Why is the president stopping the CBN from funding food imports? The answer is simple. The CBN Exchange rates are cheaper than autonomous sources. The CBN lists the exchange rate for the Dollar at $1 to N379, however the Naira is being sold on the parallel market at N440. Hence, importers prefer to access CBN funds to import, because it reduces the cost of those imports. In effect, at N379, the CBN is subsidizing those imports via a ‘strong Naira’

The President’s directive is thus in line with his new overall push to eliminate all subsidies especially subsidies funded by the scare US dollar. In this aspect, the President is simply seeking to protect the foreign reserves which are paying for other imports. So, he is right.

READ: CBN to set up $39.4 billion infrastructure development company with AFC, NSIA

Is this a wise strategy?

Nairametrics earlier reported on the NBS recently released report on Nigeria’s total spending, which indicated that about N22.7 trillion was spent on food in 2019. This is 56.7% of the total spending (N40.2 trillion) for that period.

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Where does the food Nigerians eat come from? Clearly Nigeria has a large agricultural base, but a significant proportion of Nigeria’s food is imported, and the cost of those imports have risen, as the value of the Naira has depreciated in relation to the US dollar.

(READ MORE: Agrorite leading the fight against food insecurity using Agtech)

According to data from the NBS, Nigeria’s spending on food and drink importation increased from $2.9bn in 2015 to $4.1bn in 2017, but dipped in 2018.

Have these imports plus local production met local demand on a consistent basis? The answer is no. Take rice for instance, the BBC reports that, “Between 2015, when the foreign exchange restrictions for rice came into effect, and early 2017, the price of a 50kg bag of rice went from $24 to $82 and fell in mid-2017 to $34, but in June 2019, the price stood at $49.”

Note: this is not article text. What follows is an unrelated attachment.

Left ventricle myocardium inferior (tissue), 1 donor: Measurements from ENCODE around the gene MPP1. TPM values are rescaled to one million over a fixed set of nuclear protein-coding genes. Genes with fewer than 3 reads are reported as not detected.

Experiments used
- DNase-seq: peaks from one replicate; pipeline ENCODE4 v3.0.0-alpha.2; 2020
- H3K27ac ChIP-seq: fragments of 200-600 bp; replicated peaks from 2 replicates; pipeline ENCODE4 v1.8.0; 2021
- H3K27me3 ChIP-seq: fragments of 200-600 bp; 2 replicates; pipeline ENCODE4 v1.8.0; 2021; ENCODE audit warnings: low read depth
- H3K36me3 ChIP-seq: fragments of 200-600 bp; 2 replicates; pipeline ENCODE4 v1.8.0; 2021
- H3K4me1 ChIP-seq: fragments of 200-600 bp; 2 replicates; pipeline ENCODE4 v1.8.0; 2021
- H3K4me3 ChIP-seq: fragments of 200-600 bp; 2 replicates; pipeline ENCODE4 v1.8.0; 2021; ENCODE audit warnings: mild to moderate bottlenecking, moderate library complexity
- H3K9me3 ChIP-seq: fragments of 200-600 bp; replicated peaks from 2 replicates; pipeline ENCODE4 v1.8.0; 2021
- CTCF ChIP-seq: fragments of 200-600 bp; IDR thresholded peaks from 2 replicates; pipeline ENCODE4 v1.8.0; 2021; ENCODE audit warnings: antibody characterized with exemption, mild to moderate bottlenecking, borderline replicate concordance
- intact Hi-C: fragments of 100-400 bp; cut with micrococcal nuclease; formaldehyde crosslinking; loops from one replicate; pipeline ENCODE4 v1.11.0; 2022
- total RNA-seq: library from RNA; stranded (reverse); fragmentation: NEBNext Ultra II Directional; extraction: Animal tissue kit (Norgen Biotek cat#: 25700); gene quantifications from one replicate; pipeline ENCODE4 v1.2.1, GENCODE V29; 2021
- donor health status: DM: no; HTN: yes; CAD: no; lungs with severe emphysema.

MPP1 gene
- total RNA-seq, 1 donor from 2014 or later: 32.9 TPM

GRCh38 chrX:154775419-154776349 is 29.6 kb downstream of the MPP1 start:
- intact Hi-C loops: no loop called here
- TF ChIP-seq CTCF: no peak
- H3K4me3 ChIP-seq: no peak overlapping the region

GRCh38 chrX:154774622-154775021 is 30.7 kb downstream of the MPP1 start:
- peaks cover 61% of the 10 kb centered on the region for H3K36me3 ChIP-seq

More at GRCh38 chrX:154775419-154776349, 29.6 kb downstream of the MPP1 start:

The law of supply in economics, states that when the price of a commodity increases, its supply also increases. Hence, there is a direct relationship between price and supply of a commodity. In other words, if the price of rice goes up, more suppliers will enter the market to supply rice.

READ: Naira devaluation would affect our profit margins – Flour Mills

However, In Nigeria, as the price of food is rising, the NBS in the latest Inflation report, says the composite food index rose by 15.48% in July 2020 compared to 15.18% in June 2020. This rise in the food index was caused by increases in prices of Bread and cereals, Potatoes, Yam and other tubers, Meat, Fruits, Oils and fats, and Fish. (essentially everything). The NBS says, the average price of 1kg of rice (imported high quality sold loose) increased year-on-year by 37.72%.

So why has the supply of rice not risen to correspond with rise in prices? Well, because the supply of rice and other foodstuff have indeed risen, but the problem remains logistics processing & storage.

In Nigeria, you only eat corn during corn season, same with mangoes, and tomatoes. Prices fall during harvest, then rise after harvest. The problem is not just with the harvest, but getting that harvest to market, storing the excess, and processing its supplies all year round. Therefore, imports are needed to plug supply holes.

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READ: CBN removes “third parties” from buying forex routed through Form M

Nigerians in 2019 alone spent N1.9trillion or 4.7% of their budget on rice alone. When the President banned food importers from getting the CBN dollar at N379; he simply pushed them to import rice at N440; a N61 difference that will be added to the cost of imports, and will fuel imported inflation.

Where the president got it wrong is trying to fix a local logistics problem with a foreign exchange fix.

READ: Official: Nigeria spends N1.2 billion only on imports of Arms and Ammunition

The solution is to go back to the various food supply value chains, de-risk and de-cost them. If food is cheap and plentiful, there will be no need for imports and inflation will fall.